Normally, first-time entrepreneurs in Singapore start a business by registering a sole proprietorship. This business structure is the most preferred among new entrepreneurs because when compared to others:
- It has less strenuous registration procedures
- It has much lesser administrative expenses,
- It has no burdensome compliance requirements to fulfil.
However, a sole proprietorship setup also has some limitations, especially as your business expands and revenue grows. You would encounter a number of problems, such as high tax costs, inaccessibility to government incentives, trouble obtaining loans, challenges in sourcing investors, among others.
Why Convert to a Private Limited Company (PLC)?
With the sole proprietorship business no longer an ideal structure for you, you may consider converting it to a Private Limited Company (Pte. Ltd). Often, one of the main motivations for conversion would be for business expansion. However, the following advantages also supplement the rationale for incorporating a PLC:
Separate Legal Entity
Owners are not financially and legally responsible for all liabilities against the business, such as debts and lawsuits.
The liability of company owners/shareholders is limited to the value of their subscribed share capital, which lowers the financial risk of their personal assets.
Unlike sole proprietorships, Private Limited Companies are taxed at corporate rates, and are eligible for tax exemption.
While the death or retirement of a sole proprietor also ends the business operations, in Private Limited Companies the company will continue to exist irrespective of the death or departure of shareholders.
It conveys a long-term business plan that is poised for growth and expansion due to a credible image as a mature commercial entity with ample resources.
Loans and Grants
Financial institutions would be more confident to offer loans to a company that is not entirely dependent on a sole individual. This also applies to investors who want to invest in the company.
Four Steps to Convert a Sole Proprietorship into a Private Limited Company
Step 1: Write a No Objection Letter
The “No Objection Letter” gives reasons for retaining the business name and whether you are the same individual who owns it. The letter indicates that the PLC will take over the sole proprietorship business, and specifies the effective transition date.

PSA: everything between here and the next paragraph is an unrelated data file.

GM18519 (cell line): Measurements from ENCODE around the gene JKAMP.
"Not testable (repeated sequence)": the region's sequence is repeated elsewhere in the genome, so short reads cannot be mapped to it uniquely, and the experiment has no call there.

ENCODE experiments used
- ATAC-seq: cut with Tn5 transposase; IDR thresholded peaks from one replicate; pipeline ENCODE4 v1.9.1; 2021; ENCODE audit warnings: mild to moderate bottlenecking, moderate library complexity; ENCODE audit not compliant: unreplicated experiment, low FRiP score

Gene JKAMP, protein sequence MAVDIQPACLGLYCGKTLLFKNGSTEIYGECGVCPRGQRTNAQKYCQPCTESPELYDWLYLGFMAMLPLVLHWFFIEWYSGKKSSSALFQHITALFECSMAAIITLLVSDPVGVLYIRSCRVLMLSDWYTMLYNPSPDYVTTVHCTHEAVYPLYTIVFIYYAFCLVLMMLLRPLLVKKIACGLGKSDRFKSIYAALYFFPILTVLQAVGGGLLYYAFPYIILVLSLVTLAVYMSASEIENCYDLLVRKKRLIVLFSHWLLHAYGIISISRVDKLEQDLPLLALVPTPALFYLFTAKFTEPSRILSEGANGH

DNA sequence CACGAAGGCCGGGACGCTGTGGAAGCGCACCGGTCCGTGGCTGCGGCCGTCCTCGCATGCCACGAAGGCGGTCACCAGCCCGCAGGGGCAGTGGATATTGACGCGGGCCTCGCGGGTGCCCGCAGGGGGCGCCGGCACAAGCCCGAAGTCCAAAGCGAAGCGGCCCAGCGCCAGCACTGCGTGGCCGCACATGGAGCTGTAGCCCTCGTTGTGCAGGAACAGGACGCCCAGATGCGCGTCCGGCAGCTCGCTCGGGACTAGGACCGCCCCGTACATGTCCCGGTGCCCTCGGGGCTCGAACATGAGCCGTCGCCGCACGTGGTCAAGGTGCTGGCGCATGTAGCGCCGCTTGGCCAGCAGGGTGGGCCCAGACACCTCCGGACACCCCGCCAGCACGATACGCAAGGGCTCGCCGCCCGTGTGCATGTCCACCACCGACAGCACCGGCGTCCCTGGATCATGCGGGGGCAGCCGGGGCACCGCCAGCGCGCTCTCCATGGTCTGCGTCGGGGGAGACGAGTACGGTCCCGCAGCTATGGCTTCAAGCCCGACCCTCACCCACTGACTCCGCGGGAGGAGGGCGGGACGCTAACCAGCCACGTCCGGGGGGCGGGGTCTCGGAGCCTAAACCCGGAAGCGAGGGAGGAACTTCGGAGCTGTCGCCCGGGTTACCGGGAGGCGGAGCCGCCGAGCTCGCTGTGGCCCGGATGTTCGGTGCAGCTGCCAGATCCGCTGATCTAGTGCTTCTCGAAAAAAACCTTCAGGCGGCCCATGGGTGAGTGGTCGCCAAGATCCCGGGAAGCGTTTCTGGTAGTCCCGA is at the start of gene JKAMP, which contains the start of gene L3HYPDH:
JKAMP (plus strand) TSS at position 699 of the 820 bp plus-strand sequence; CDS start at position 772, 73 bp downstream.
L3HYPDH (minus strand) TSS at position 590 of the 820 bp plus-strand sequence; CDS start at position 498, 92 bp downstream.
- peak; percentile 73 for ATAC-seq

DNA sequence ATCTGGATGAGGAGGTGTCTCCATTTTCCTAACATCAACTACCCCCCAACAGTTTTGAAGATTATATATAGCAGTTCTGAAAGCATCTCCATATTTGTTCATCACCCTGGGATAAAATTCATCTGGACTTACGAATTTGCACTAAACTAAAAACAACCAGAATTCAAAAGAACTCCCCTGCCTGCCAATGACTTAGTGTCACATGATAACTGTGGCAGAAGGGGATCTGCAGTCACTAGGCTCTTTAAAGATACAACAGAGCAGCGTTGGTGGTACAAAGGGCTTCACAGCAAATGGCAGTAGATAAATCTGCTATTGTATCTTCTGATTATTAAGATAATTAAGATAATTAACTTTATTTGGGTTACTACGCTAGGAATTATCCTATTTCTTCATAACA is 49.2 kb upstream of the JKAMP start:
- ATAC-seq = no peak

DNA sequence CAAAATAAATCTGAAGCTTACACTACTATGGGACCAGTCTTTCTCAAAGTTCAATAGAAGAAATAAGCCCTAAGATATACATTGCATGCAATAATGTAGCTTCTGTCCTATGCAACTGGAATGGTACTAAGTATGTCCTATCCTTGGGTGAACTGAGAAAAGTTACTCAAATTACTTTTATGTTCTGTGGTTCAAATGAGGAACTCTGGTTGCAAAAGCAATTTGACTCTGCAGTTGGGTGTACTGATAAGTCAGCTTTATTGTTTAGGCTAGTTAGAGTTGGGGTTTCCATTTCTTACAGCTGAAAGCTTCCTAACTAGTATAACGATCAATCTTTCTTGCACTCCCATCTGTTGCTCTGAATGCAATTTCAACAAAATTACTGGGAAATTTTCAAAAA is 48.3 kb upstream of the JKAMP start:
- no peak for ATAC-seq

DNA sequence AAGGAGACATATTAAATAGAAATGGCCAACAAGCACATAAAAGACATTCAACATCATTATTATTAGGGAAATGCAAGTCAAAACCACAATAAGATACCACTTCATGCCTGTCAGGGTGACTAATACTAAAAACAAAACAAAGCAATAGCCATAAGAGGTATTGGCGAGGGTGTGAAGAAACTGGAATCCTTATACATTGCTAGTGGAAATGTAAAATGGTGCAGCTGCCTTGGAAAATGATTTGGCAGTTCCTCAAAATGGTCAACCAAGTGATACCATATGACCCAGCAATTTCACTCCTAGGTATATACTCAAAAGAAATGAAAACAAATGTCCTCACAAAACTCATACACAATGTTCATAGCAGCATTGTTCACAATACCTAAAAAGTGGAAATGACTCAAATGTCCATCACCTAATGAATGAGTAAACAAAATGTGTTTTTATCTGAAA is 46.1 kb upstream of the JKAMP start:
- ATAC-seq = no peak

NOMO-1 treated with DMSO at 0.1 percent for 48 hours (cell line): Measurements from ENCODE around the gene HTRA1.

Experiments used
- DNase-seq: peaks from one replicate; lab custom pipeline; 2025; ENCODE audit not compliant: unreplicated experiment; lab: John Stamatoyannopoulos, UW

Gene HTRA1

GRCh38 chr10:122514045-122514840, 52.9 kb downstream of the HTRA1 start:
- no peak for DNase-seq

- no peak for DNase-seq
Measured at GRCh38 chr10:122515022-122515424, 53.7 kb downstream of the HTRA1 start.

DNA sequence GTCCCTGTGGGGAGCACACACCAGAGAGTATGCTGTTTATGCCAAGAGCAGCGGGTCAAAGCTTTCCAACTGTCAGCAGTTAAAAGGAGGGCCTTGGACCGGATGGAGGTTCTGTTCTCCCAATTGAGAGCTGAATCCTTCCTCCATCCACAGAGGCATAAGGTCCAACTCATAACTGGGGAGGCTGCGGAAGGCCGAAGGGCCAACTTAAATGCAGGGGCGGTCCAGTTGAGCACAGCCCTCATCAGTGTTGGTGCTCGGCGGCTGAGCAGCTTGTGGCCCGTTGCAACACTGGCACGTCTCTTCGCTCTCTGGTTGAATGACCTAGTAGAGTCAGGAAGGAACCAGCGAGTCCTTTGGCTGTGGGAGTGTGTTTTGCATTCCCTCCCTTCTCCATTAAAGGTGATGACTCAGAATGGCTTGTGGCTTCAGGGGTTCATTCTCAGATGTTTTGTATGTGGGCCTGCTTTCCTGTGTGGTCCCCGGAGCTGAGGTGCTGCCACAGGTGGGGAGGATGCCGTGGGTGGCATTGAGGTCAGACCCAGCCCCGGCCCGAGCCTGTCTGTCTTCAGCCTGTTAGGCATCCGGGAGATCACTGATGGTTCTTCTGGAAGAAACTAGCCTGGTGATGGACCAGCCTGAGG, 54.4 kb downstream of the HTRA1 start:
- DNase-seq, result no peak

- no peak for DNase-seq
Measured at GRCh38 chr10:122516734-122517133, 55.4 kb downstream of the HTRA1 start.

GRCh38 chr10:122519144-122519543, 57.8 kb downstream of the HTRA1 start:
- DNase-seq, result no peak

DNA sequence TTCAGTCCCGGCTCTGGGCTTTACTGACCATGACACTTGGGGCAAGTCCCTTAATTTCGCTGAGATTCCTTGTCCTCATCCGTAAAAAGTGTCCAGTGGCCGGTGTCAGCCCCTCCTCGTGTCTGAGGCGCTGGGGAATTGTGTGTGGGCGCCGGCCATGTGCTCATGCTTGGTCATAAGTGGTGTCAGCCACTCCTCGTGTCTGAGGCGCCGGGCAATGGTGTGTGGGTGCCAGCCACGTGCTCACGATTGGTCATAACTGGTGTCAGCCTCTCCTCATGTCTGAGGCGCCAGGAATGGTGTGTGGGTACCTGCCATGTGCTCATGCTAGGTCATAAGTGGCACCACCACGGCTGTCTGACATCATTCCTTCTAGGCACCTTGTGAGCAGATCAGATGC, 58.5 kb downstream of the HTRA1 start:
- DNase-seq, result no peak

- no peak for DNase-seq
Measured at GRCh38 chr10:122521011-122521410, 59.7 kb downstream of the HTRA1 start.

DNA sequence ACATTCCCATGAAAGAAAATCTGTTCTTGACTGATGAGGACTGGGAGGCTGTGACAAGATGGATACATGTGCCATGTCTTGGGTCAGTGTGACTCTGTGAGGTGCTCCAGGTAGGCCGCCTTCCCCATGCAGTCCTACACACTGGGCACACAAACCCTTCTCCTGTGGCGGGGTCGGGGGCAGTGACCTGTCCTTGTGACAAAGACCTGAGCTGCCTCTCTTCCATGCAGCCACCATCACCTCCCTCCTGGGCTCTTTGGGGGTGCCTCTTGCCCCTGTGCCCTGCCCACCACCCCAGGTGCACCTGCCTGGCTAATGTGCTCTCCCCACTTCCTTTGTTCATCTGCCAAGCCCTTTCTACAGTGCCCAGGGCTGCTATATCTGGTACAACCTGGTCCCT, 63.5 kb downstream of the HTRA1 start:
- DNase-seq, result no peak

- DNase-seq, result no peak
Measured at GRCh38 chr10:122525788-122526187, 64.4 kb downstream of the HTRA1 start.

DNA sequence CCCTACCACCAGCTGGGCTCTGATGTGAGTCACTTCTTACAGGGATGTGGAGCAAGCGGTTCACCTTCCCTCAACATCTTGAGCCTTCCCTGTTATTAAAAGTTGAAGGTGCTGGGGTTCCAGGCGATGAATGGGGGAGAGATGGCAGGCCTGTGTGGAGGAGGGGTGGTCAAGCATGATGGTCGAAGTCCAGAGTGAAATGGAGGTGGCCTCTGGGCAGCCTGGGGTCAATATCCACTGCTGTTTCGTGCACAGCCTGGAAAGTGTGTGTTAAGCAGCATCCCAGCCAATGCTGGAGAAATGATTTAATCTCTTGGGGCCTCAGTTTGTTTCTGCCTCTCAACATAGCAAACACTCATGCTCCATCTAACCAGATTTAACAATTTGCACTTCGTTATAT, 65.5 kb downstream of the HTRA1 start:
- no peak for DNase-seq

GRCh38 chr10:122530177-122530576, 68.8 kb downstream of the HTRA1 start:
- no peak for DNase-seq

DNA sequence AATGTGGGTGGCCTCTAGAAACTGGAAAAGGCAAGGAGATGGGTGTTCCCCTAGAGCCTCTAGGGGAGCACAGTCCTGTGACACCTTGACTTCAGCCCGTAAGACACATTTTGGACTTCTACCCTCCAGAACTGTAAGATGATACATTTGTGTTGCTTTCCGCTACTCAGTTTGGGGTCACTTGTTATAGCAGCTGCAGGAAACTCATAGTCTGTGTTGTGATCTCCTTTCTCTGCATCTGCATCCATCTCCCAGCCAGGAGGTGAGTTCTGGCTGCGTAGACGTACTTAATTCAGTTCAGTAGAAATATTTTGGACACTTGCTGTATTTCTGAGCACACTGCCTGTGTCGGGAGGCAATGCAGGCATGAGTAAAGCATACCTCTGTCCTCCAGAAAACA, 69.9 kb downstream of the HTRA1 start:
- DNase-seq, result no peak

As long as you meet the requirements for setting up a PLC in Singapore, you will submit your application to register the new company through the Accounting and Corporate Regulatory Authority (ACRA).
Step 2: Incorporate a Private Limited Company
As published on ACRA’s website, to register a private limited company in Singapore, the fees that you have to pay is SGD$315, which covers Name Approval (SGD$15) and Registration Fee (SGD$300). However, that’s not all.
At the very least, you will also need to have the following as minimum setup requirements for a Private Limited Company:
- One shareholder
- One Singapore resident director
- One company secretary
- At least SGD$1 in initial paid-up share capital
Once the company is incorporated, you must close the sole proprietorship within three months, and hire a company secretary within six months.
Step 3: Formal Transfer of All Business Assets
The list of assets/liabilities list that should be transferred to the PLC are usually recognised as ‘share capital’ or ‘amount injected by director’. A director’s injection can be an interest bearing loan or non-interest bearing loan (advances).
At this stage, it is of essence to engage a professional to assist you in the asset transfer because the computations are usually complex, and involve the buying and selling of various assets and liabilities from one business to the other. Some of the common items for transfer include:
- Assets – All assets must be transferred to the PLC as a paid-up capital. You must also settle all owed debts to any creditors before the transfer of such assets.
- Bank accounts – You must close all bank accounts maintained by the sole-proprietorship and open a new account under the name of the PLC. Ensure you update all stakeholders about this change.
- Contracts. You will have to novate or reassign all contracts, including leases and service agreements signed under the sole proprietorship business under the new business entity.
- Licences/ permits – Since licenses and permits cannot be transferred you will have to apply for them afresh from the relevant government authorities issuing them.
- Goods & Services Tax (GST) Registrations – If your sole proprietorship is GST-registered, you must deregister it and register the PLC afresh with the Inland Revenue Authority of Singapore (IRAS) for GST.
Step 4: Cessation of Sole Proprietorship Business
Finally, after completing the transfer of all business assets to your PLC, you will have to inform ACRA through a Notice of Cessation to allow them to officially deregister the sole proprietorship business.
The decision to convert a sole proprietorship into a PLC may be simple or complex depending on the size, assets, liabilities and the stakeholders of the business. You must carefully plan, seek legal opinion and evaluate the impact before effecting the conversion.
It is advised that you engage a professional Singapore company incorporation firm if you are uncertain of the steps to follow. If necessary, do not hesitate to seek legal assistance from the experts of Tianlong Services to advise you on all matters if you are uncertain as to how to proceed.